Most real estate gifts are rejected by receiving organizations due to perceived risks, and ultimately the difficulty in converting to cash. In response to this challenge, the CCIM Foundation’s Real Estate Gifting Program was established to successfully complete transactions from start-to-finish that involve gifts of real estate.

The CCIM Foundation can be a recipient of real estate gifts in their entirety, or on a shared basis with other qualified organizations. Gift options include: Outright Donations; Bargain Sales; Charitable Remainder Trusts; and Bequests. The CCIM Foundation cannot accept donated properties from outside the United States of America. In those instances we recommend you contact a local charity in your marketplace to assess its interest in assisting you. Also, the CCIM Foundation does not match charities looking for a possible donation of real property for use as its headquarters.

If you are interested in taking a course on this topic or have a donation for our consideration, please complete this questionnaire.

Real Estate Gifting Case Study
For those of you interested in learning more about how a gift of real estate is accepted and processed, read the following article.

Case Study: Savvy Giving
How donating property to the CCIM Foundation gives back to those involved.

by Mary Stark-Hood, JD, CFP

The charitable gifting of real estate can provide financial benefits to all parties involved: the donor; the recipient charitable organization; and the professionals involved in handling the transaction. This occurred recently when Richard Juge, CCIM, SIOR, learned of the potential tax deduction that he could obtain by donating real estate he owned in Haynesville, La., to the CCIM Foundation.

“I owned a vacant property that had been on the market for some time,” says Juge, chief executive officer for RE/MAX Commercial Brokers in Metairie, La., in the New Orleans metro area. “Instead of keeping it on the market, I decided to donate it for a tax deduction. I contacted the CCIM Foundation to determine its interest.”

Upon making that contact, the CCIM Foundation began its review process, which is used every time a real estate donation is offered to the Foundation. The process involves a preliminary review by its real estate gifting team headed by Duncan Patterson, CCIM.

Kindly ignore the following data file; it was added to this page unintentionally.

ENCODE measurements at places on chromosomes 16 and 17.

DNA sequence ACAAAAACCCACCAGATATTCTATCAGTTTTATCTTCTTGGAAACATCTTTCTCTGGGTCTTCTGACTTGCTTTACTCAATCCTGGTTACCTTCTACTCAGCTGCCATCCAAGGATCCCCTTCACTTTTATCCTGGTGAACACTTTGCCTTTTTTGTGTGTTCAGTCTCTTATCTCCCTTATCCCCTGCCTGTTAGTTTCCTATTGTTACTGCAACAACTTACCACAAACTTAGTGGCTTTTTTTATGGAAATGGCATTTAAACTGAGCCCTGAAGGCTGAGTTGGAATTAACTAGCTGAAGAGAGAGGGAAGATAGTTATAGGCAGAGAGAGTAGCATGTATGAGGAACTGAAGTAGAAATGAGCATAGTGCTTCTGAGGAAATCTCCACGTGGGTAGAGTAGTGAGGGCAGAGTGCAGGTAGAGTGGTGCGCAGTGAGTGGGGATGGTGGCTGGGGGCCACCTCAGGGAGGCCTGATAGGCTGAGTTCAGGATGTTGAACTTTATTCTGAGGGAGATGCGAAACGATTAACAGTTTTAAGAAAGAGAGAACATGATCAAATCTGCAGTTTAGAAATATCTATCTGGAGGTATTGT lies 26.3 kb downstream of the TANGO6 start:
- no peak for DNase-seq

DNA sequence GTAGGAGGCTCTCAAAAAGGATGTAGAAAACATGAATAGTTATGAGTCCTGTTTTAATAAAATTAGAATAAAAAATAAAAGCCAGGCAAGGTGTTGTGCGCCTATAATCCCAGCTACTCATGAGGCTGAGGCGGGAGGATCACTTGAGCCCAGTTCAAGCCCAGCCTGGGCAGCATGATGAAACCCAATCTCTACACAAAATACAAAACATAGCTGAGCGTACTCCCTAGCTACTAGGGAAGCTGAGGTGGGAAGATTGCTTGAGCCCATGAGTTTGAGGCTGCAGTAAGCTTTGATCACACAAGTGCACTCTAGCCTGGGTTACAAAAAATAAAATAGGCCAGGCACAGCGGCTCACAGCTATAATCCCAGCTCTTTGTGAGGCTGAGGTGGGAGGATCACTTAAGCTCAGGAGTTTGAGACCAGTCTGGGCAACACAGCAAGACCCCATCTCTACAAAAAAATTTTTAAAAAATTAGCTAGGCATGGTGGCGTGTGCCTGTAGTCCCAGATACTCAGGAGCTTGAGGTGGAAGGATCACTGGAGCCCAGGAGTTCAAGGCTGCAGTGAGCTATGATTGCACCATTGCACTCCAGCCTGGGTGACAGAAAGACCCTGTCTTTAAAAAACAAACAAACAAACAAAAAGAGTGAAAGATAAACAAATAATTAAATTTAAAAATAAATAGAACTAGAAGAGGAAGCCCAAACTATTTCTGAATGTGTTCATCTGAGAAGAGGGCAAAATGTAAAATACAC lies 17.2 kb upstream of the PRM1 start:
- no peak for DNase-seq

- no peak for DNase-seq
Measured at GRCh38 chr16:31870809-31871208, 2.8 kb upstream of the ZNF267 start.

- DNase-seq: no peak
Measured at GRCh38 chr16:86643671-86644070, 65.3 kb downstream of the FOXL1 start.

The process begins with a signed letter of intent from the donor, stating a willingness to give property to the Foundation. Then a real estate broker’s opinion of property value is obtained, and a real estate questionnaire is completed. Questions asked include the type of property; whether it has a mortgage or if there are liens and encumbrances on it; whether there are leases; and questions about environmental issues.

The real estate gifting team reviews the proposed gift and information, and decides whether it is a gift the Foundation may be interested in accepting. If it is, the information is presented to the Foundation’s Board of Directors for approval to move forward and commence due diligence.

Costs typically are involved in the due diligence process. As a result, a donation agreement must be signed by the donor for the Foundation to proceed. The donation agreement commits the contributor to transfer the property to the Foundation at the option of the Foundation.

The Foundation’s due diligence process includes title review; environmental reviews; reviews of lease agreements, if applicable; and other steps as outlined on the website for the real estate gifting program at It is during this step that a local real estate professional markets the property under the terms of the donation agreement.

For the property donation from Juge, Patterson worked with Mike Stinson, CCIM, of Saurage Rotenberg Commercial Real Estate LLC, in Baton Rouge, La. Stinson found a buyer for the property, so when it transferred from Juge to the Foundation, it could be sold to the buyer.

“This was a classic example of a charitable gift being the most beneficial way to dispose of the property,” Patterson says. “The economy of Haynesville had declined and has not fully recovered. Additionally, the growth being experienced was on the other side of the town.”

According to Patricia Tesluk, CCIM, the 2016 CCIM Foundation president, “It was extremely generous of Richard Juge to donate property to the CCIM Foundation. The proceeds, upon sale, are being used to support the Foundation’s ongoing programs, which include more than 100 named and education scholarships for those pursuing the CCIM designation. These scholarships range from assistance for the costs to take CI 101, CI 102, or CI 103 courses, to covering the costs of the exam review and final CCIM designation exam.”

Since these donations and their tax deductibility are governed by the Internal Revenue Code, both Juge and the Foundation were required to submit the appropriate forms to the IRS. The property donation provided Juge with a tax deduction for the property’s appraised value, as certified by an independent appraiser, and supplied funds to the Foundation. This is clearly a real property donation, with multiple benefits for all those involved.

Mary Stark-Hood, JD, CFP, is president of the Hood Group and served as a consultant to the CCIM Foundation. Questions can be directed here.

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